Saving black history: Organizers want to preserve former school in Edna
BY ERICA RODRIGUEZ - ERODRIGUEZ@VICAD.COM
Jan. 17, 2010 at 11:02 p.m.
Updated Jan. 17, 2010 at 7:18 p.m.
TO LEARN MORE
For more information on the George Washington Carver Community Center call 361-484-6631.
GETTING HISTORIC SITE TAX RELIEF
Section 11.24 of the Texas Property Tax Code says that a taxing entity may exempt from taxation part of all of the assessed value of a structure and the land surrounding the structure if the structure is: designated as a recorded Texas historical landmark by the Texas Historical Commission; or if it is designated as a historically significant site in need of tax relief to encourage its preservation pursuant to an ordinance or other law adopted by the governing body.
The George Washington Carver Community Center will go before the Edna school board to petition for historic site recognition and $7,843 of tax relief at 6:30 p.m. Tuesday in the Sam Houston Cafeteria at Meadie Pumphrey Junior High School.
Although they are not listed as an action item on the agenda, center organizers will speak during the open forum portion of the meeting.
EDNA - The campus is mostly empty.
Old computer desks still litter the hallways where once only black children were allowed.
What was once known as the George Washington Carver School, the only black high school in Jackson County, could be lost.
"When they vacated the school, it was left in shambles," said Bertha Brooks, an Edna native, standing in the class she once called homeroom.
Brooks is among a group of organizers who are hoping to preserve the school campus and what they believe is a milestone of black history in Edna.
But time is running out.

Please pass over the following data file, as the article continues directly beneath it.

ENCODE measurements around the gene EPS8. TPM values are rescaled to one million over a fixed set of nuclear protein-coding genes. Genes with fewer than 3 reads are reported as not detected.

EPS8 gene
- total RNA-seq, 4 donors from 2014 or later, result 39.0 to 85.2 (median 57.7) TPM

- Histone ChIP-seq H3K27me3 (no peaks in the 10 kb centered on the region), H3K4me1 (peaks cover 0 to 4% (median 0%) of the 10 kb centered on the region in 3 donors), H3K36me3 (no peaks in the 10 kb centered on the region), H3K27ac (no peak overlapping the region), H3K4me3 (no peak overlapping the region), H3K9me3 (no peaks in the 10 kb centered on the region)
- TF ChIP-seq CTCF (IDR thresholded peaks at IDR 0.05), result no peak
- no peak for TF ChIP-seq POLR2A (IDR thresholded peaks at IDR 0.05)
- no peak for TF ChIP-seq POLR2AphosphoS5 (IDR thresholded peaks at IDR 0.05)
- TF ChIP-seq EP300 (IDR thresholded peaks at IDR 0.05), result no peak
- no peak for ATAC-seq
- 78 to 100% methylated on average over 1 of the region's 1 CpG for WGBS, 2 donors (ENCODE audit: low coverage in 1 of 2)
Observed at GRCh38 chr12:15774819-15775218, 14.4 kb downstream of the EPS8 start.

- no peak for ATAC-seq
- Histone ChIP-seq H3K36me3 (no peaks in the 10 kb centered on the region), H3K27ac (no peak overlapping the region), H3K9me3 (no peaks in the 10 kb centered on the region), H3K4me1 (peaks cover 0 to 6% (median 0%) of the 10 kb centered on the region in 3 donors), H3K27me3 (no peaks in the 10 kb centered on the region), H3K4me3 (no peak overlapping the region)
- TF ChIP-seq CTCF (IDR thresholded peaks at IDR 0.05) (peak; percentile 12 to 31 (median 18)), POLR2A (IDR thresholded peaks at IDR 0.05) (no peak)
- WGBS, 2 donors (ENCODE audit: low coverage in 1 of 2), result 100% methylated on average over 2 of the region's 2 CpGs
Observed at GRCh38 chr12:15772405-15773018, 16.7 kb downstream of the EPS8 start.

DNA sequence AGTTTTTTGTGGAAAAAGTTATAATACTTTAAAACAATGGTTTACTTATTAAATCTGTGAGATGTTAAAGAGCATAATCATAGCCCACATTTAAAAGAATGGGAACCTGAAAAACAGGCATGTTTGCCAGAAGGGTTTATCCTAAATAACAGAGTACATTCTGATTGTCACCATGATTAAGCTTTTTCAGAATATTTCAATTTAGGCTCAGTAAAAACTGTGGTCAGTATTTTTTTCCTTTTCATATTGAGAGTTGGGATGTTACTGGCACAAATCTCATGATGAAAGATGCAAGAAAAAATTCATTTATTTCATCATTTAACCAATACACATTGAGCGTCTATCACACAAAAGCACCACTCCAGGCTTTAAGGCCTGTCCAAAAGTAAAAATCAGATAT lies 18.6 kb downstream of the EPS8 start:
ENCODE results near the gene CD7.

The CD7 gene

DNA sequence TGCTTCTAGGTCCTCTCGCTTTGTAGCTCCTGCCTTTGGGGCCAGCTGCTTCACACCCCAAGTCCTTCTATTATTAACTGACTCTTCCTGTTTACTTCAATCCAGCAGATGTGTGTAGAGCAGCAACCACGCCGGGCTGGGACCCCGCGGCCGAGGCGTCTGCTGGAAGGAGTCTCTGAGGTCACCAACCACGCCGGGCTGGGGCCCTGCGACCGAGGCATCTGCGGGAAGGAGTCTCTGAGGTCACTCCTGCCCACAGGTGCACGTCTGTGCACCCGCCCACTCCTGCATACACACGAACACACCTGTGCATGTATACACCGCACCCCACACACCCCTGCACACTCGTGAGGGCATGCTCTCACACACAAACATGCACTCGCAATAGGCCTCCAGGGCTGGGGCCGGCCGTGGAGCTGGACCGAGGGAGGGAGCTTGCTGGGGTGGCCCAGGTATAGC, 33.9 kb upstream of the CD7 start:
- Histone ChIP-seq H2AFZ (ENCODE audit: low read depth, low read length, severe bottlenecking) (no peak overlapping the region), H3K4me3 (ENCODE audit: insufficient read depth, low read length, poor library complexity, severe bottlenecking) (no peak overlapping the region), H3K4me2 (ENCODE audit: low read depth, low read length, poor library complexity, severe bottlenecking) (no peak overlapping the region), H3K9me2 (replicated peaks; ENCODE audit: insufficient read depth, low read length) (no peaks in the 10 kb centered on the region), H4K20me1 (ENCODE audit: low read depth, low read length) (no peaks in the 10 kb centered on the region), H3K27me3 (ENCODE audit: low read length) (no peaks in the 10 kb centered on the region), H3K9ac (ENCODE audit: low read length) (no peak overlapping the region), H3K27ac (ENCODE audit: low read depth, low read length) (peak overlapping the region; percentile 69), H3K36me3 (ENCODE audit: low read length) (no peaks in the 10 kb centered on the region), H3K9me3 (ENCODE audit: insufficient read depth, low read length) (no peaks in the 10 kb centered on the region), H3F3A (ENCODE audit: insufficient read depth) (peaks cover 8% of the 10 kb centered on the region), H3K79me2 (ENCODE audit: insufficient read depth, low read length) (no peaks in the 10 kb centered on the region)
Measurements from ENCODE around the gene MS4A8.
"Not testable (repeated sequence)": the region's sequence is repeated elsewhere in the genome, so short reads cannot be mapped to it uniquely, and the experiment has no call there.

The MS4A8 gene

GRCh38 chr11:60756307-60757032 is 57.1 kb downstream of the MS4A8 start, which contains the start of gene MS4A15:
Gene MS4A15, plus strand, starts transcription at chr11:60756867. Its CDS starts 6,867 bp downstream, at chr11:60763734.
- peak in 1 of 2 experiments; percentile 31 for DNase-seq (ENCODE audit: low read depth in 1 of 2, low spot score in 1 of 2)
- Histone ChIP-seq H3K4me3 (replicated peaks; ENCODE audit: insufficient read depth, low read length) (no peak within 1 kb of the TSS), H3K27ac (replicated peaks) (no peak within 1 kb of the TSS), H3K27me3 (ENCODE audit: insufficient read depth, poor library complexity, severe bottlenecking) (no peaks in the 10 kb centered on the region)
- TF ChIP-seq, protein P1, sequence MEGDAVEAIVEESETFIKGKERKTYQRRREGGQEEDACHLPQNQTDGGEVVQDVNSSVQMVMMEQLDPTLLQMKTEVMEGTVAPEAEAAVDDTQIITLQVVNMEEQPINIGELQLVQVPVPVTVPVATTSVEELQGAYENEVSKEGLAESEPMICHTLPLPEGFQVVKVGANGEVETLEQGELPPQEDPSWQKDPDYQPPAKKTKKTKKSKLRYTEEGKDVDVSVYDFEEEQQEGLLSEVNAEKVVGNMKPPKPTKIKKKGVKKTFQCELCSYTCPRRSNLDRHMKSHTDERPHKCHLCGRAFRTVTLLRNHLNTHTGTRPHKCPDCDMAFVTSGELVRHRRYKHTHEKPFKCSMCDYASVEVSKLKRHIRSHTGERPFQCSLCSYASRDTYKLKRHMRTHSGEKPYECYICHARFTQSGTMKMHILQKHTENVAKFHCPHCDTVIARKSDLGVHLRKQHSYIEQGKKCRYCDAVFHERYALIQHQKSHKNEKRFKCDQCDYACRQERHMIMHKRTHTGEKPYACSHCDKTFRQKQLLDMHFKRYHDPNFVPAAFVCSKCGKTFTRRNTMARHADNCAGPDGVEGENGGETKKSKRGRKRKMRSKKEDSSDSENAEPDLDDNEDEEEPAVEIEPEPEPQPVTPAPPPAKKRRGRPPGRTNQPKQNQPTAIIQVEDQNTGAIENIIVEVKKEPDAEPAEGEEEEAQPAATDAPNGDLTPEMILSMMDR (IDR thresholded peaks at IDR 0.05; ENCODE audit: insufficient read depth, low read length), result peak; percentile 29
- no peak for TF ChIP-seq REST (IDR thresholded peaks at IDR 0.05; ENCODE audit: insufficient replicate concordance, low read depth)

The George Washington Carver Community Center, the non-profit organization that now owns the property, owes about $14,410 of taxes due at the end of January.
The center, a shoestring operation that operates mostly off of donations, has little means of paying.
The community center bought the property in October 2008 for $100 from the Edna school district with the intention of using it as a space for social services. The center organizers were the only bidder.
Since then, they have hosted community groups like Workforce Solutions, sports teams and Cub Scouts and have plans for a food bank and charter school.
Despite its mission of empowering the community, the organization does not qualify as a charitable group under Texas Tax Property Code and must still pay taxes.
"It's a situation that would really be good for the community, but the way the laws are set up at this time there's no way we can really exempt it," said Damon Moore, chief appraiser for Jackson County.
In a final effort to have the taxes exempt, the board is petitioning each taxing entity for "historic site" status.
A piece of history
The first records of a black school in Jackson County date to court records from the 1880s. The Edna Colored School was later built in the city limits around the turn of the century. Later, E.T. and Mamie White Rose donated 12.5 acres for the George Washington Carver School and the building was completed in 1954.
It served as the only black high school in Jackson County until 1966, when the Edna school district, under pressure from the federal government, integrated its high school students.
Former students remember life at the school as close-knit and spirited.
"For a lot of people there were a lot of memories," said Horace Evans, Sr., 63, a former Carver football player who was in the last graduating class before desegregation.